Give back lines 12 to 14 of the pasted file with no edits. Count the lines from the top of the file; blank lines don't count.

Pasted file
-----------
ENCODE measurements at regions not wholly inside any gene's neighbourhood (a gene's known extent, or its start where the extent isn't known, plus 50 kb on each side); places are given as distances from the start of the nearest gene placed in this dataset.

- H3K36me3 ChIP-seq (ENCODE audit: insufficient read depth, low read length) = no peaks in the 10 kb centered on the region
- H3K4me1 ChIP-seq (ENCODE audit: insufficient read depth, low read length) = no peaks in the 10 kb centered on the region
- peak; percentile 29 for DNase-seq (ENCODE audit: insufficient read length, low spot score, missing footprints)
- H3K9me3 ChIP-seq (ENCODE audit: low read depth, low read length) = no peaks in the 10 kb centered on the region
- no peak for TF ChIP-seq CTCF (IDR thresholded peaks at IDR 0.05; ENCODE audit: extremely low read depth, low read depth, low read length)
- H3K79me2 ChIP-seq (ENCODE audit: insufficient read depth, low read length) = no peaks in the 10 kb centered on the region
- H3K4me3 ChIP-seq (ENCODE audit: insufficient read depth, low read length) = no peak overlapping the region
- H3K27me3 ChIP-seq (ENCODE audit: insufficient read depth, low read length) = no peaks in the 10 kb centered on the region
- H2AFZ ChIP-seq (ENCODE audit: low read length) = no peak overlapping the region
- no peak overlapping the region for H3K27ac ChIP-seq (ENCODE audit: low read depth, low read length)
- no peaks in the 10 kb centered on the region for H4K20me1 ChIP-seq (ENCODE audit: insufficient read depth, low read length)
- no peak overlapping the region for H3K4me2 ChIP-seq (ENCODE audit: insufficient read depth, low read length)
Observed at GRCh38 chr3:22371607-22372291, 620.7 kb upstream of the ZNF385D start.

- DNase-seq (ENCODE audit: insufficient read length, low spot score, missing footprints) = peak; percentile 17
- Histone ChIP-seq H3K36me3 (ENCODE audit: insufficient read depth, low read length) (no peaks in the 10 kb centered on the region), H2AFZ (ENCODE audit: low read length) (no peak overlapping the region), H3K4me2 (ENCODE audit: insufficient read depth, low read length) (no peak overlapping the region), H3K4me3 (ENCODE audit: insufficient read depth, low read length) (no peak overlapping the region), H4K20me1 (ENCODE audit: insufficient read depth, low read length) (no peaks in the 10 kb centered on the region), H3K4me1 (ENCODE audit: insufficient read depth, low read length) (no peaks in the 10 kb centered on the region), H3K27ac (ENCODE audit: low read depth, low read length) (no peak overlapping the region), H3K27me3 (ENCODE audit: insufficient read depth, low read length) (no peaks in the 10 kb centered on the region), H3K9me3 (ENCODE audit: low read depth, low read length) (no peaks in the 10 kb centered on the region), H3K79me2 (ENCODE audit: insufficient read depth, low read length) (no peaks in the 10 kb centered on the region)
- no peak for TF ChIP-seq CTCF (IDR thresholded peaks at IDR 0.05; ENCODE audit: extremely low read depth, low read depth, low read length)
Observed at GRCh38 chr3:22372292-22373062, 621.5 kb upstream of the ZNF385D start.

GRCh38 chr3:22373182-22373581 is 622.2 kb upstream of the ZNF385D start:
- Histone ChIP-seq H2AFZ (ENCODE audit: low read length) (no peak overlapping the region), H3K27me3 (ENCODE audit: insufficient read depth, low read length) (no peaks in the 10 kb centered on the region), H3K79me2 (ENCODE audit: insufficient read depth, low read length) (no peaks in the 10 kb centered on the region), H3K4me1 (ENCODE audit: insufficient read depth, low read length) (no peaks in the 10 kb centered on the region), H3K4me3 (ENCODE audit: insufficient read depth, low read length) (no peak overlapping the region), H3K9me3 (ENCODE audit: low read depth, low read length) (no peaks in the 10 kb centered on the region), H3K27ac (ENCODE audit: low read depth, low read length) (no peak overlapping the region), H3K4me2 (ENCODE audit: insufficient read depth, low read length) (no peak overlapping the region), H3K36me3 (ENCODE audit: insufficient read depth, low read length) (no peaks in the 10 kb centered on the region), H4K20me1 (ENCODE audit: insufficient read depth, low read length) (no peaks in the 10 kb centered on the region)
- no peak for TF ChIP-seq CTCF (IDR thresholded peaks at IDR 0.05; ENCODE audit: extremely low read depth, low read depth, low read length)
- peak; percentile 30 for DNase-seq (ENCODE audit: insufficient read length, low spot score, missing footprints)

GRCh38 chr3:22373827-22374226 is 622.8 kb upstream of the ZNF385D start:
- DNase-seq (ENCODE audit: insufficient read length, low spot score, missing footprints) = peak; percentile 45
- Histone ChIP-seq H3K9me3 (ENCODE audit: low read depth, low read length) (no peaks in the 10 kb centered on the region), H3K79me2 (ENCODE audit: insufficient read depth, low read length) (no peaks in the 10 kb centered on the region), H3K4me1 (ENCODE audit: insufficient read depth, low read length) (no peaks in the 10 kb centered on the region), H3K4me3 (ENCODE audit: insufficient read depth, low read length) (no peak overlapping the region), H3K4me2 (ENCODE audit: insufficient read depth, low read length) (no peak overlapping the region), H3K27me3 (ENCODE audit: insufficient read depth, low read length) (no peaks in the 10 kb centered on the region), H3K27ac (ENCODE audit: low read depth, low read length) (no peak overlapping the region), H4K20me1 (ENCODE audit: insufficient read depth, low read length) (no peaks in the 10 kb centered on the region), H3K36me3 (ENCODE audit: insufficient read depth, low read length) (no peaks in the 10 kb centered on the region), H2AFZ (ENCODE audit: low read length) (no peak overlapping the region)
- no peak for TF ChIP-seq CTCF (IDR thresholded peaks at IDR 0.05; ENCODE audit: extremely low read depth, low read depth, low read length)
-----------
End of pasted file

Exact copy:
- no peaks in the 10 kb centered on the region for H4K20me1 ChIP-seq (ENCODE audit: insufficient read depth, low read length)
- no peak overlapping the region for H3K4me2 ChIP-seq (ENCODE audit: insufficient read depth, low read length)
Observed at GRCh38 chr3:22371607-22372291, 620.7 kb upstream of the ZNF385D start.